The high court ordered changes to 42 norms that range from Criminal, Civil and Disciplinary Codes, to the special health plan available to military forces.
The Magistrates embraced a position paper submitted by their peer, Rodrigo Escobar Gil.
They ruled that the challenged dispositions did not justify the discrimination they instituted, or that the variances with regards to same-sex couples placed these people in a position of vulnerability before the law.
And in both cases, the Constitutional Court held that the right to equality was violated.
Hence, provisions such as those contained the Disciplinary and Penal Codes, which establish the right against incrimination by a spouse, should also be applied to heterosexual (sic) partners.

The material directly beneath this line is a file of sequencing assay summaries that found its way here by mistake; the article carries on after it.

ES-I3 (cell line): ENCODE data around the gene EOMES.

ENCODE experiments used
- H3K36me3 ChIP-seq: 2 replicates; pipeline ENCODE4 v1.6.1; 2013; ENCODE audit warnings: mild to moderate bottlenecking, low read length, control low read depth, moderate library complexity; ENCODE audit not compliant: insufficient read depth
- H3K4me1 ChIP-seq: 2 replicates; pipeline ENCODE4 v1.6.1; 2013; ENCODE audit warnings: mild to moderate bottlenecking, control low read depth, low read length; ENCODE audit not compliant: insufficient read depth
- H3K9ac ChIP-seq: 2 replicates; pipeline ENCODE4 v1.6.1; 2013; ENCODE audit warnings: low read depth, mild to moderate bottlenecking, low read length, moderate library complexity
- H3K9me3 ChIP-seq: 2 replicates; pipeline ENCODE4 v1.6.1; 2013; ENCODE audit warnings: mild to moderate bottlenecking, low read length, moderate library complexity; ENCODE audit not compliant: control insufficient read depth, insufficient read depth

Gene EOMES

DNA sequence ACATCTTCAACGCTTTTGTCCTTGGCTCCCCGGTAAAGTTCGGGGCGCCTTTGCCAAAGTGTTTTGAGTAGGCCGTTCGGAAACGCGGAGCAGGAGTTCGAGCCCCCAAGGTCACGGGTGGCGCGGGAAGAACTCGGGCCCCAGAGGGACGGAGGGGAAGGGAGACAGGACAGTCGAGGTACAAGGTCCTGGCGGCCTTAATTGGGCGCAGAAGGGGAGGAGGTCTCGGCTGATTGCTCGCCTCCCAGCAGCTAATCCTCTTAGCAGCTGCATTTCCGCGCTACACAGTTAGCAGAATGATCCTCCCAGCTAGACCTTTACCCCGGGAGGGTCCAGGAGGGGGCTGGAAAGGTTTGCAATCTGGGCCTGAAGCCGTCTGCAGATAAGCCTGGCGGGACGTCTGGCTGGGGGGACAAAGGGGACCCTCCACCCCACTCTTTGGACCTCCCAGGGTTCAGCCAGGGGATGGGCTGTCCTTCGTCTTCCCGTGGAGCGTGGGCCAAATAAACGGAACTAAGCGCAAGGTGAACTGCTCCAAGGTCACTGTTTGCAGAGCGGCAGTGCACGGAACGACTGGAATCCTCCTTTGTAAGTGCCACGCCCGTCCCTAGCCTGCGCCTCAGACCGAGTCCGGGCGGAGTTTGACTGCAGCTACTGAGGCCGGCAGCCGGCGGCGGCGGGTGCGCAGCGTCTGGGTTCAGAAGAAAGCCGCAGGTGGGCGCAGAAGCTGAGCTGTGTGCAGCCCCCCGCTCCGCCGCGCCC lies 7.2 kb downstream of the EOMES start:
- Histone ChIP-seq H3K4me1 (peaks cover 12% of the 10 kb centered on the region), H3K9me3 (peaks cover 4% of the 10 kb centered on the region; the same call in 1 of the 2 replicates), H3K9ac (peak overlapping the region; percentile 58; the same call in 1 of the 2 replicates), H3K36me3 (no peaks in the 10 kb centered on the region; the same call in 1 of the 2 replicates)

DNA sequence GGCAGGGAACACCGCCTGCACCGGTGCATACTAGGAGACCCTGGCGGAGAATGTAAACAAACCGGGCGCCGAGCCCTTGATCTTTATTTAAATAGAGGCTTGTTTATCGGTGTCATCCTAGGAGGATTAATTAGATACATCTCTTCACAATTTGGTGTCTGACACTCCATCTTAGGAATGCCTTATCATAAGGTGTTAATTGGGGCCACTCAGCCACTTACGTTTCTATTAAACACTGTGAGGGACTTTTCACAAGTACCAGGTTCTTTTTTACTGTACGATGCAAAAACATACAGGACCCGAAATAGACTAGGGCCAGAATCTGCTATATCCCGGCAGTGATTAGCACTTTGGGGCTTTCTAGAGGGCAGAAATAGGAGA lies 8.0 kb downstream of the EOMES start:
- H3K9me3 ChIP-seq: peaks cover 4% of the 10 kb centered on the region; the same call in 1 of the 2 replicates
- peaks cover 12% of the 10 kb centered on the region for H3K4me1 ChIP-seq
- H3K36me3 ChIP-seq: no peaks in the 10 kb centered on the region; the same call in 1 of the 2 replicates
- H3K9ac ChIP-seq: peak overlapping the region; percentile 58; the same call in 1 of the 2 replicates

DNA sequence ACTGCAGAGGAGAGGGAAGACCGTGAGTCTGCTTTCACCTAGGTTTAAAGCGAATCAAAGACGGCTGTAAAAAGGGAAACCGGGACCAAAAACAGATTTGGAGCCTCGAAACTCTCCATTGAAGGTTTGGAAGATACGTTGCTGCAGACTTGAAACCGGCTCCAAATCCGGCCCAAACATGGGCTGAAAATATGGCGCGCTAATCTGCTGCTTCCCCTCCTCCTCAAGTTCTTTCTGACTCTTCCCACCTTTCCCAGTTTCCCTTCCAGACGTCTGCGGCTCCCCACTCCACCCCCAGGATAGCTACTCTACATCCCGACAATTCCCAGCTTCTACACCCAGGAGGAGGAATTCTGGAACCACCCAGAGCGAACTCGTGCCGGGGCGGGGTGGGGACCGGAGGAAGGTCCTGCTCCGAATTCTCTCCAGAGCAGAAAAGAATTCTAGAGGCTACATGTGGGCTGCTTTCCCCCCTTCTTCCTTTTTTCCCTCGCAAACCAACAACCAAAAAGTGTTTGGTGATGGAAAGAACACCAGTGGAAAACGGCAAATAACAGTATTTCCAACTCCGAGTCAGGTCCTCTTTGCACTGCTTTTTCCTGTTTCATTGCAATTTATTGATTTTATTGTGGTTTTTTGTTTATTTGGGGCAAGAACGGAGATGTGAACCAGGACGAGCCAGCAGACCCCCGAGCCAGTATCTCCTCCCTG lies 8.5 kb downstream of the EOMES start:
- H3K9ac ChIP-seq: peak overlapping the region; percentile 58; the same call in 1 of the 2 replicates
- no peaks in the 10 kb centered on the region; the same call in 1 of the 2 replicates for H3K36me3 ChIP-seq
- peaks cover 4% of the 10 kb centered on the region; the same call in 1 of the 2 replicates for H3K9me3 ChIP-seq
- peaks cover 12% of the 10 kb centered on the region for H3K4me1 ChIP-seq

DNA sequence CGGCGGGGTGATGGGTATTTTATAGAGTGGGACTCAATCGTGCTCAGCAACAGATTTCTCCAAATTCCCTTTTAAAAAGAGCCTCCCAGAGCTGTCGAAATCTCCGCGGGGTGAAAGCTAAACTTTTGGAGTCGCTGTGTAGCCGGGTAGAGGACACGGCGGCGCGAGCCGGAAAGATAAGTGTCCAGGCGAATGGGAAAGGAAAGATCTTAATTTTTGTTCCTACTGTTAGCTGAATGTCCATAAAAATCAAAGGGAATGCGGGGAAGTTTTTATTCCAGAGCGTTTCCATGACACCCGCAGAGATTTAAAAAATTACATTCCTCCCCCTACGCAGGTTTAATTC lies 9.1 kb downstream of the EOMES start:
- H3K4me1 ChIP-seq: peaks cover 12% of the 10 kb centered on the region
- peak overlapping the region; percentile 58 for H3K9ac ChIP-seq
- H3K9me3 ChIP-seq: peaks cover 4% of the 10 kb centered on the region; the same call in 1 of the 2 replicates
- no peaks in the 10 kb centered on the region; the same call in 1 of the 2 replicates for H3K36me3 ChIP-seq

Another instance is that of crimes related to domestic violence; victims can be same-sex partners or aggravation imposed by law for crimes against the person.
This includes cases where reparations are made to victims of heinous crimes.
According to an update on the Blabbeando post, this also means that “gay Colombian citizens can grant foreign same-sex partners immigration rights in the same way that married heterosexual partners can sponsor their spouses for immigration purposes.”
It continues to amaze us how countries which many might consider less progressive at first glance — certainly Colombia has been rocked by the instabilities and violence of that region and it’s drug wars — are recognizing the need for equality under the law for GLBT citizens.